That they should form such an organization to carry out their plans as the Great Lodge, already referred to, is what might be expected. Their methods, of course, would naturally differ in many respects very widely from those of any ordinary association. For instance, their complete command of such powers as clairvoyance, clairaudience, telepathy, etc., would make it perfectly easy for them to communicate with each other at long distances without using any of our contrivances. One way in which they aid humanity is by accepting as their pupils aspirants who, by the unselfishness and self-abnegation of their lives, and by the purity of motive with which they have devoted such powers and knowledge as they may have possessed to altruistic work, have proved their fitness to receive the occult training and instruction that will at length enable them to work with some of the hidden laws and forces of nature. Before this can be done, however, the aspirant must have proved his willingness to conform to many very severe requirements with regard to his mode of life.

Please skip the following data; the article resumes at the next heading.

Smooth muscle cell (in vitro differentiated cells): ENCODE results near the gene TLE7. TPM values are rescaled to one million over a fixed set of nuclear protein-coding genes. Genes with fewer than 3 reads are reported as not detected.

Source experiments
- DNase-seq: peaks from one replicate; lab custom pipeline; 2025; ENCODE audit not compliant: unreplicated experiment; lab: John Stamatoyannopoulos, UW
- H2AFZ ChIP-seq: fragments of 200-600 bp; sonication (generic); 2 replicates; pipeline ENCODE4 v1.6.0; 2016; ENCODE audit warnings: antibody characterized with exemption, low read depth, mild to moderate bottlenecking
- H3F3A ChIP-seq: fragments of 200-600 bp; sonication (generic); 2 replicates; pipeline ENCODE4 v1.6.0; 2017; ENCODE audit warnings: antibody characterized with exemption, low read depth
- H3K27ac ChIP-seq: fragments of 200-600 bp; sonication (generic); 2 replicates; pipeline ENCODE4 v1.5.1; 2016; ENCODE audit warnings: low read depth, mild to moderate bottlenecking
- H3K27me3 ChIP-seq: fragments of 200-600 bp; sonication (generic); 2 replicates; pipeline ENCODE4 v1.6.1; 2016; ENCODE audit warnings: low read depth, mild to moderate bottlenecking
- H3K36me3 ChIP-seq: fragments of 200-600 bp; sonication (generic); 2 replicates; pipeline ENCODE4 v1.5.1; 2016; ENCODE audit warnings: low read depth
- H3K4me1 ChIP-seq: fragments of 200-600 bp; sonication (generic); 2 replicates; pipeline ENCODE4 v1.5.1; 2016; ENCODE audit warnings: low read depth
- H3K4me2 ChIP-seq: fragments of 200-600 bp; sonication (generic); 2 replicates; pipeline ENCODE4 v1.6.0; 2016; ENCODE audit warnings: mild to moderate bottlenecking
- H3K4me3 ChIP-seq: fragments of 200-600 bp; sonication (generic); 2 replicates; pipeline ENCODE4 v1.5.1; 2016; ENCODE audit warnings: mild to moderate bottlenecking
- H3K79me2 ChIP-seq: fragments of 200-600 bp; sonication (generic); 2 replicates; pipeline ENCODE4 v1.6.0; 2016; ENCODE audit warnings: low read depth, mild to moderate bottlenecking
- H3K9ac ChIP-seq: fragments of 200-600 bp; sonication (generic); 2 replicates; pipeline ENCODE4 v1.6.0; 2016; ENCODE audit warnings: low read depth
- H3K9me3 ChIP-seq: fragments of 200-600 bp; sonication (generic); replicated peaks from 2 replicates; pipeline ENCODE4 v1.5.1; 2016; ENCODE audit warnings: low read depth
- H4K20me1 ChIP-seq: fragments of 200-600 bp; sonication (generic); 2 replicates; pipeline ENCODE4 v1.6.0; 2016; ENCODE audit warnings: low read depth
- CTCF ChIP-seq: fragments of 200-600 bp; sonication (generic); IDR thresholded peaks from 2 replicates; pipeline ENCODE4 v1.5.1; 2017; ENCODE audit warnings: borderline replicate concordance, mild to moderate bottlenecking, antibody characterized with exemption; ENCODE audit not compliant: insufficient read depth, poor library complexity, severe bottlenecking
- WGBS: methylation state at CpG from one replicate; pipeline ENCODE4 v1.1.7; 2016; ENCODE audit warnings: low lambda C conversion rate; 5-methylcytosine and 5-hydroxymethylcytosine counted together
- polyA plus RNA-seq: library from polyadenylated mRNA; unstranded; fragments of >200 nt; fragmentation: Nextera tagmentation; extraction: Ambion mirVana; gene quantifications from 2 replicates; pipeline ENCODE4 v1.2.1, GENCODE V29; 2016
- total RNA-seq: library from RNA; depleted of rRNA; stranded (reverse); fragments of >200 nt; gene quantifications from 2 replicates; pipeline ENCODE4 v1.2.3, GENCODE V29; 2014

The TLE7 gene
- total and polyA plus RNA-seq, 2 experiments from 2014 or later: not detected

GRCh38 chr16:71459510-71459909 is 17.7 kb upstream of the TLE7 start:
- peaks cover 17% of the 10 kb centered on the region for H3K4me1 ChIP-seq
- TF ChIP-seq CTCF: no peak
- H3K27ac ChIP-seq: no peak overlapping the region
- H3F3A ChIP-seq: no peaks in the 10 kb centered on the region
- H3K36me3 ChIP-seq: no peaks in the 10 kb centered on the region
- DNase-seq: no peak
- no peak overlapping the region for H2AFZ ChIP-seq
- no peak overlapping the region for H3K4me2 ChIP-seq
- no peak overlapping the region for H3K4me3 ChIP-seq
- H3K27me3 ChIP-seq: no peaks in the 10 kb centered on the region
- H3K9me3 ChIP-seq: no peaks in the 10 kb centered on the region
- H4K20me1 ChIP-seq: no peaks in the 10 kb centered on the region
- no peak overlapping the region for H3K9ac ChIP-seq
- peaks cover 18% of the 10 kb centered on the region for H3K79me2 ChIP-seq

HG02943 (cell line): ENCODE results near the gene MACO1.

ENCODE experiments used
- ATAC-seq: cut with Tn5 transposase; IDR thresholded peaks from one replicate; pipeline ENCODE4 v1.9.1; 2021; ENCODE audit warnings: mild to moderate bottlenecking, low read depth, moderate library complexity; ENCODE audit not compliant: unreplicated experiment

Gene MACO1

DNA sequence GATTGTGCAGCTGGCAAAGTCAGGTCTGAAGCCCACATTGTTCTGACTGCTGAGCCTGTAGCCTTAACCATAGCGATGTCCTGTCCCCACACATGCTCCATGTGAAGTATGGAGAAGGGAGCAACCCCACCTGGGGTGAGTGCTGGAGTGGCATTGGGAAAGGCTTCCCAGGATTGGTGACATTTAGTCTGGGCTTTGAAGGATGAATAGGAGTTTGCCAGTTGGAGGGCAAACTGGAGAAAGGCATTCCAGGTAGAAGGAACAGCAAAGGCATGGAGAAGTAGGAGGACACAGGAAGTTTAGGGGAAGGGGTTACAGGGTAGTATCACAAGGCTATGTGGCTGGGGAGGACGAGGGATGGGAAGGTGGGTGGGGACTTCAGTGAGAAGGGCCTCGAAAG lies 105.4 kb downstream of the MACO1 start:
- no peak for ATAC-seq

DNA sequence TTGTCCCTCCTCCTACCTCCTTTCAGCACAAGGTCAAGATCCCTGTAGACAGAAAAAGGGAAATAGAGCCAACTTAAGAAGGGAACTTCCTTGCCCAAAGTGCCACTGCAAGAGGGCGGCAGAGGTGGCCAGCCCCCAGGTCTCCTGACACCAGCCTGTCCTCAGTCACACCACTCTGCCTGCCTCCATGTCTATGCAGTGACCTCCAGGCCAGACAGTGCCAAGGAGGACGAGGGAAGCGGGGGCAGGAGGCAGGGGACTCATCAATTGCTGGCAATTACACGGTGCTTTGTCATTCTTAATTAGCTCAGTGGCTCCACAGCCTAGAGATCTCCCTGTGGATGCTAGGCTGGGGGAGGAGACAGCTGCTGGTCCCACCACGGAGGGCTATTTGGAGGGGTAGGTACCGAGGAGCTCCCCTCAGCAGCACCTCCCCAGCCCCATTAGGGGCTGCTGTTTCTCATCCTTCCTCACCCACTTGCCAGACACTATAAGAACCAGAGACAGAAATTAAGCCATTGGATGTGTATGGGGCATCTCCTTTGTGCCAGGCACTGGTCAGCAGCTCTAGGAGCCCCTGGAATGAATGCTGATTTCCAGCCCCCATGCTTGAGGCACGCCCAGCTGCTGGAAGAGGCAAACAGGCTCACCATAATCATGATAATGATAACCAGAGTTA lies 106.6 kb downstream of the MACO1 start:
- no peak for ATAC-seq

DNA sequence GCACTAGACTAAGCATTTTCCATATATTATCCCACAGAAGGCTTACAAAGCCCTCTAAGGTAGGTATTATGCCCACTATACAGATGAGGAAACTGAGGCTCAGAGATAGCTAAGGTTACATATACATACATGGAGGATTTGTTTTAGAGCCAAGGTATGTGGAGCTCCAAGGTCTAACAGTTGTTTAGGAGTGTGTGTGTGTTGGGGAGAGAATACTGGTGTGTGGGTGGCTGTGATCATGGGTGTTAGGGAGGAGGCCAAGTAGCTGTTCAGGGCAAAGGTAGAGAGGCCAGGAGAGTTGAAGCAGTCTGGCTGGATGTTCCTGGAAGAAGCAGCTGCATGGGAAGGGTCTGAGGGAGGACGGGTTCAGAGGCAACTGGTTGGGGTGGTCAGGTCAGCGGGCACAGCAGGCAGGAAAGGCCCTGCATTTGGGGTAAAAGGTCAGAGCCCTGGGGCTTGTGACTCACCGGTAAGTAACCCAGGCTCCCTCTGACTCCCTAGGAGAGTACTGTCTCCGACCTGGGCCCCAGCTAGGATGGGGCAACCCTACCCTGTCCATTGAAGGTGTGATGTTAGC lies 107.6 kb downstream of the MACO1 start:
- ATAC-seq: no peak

The Ancient Knowledge: It may be asked how this body of knowledge, said to be complete as far as the lower planes at least are concerned, which is guarded by this mysterious Lodge, was first acquired, especially as it has been stated that the world has never been without it. The answer is that there have been humanities on other planets that may have long since passed away, and that men who had gained knowledge and power in those humanities reincarnated among the early races of this earth in order to instruct and rule them. These were the Divine Kings and patriarchs, echoes of whose fame are still to be found in the ancient records and scriptures, myths and legends of the world. They taught and guided the men who, with their constant aid, built up those ancient civilizations, traces of which are still to be found in many widely separated parts of the earth - in central Africa, in central America, Asia, southern Europe and elsewhere. Had not some knowledge of the arts and crafts been brought to this earth from pre-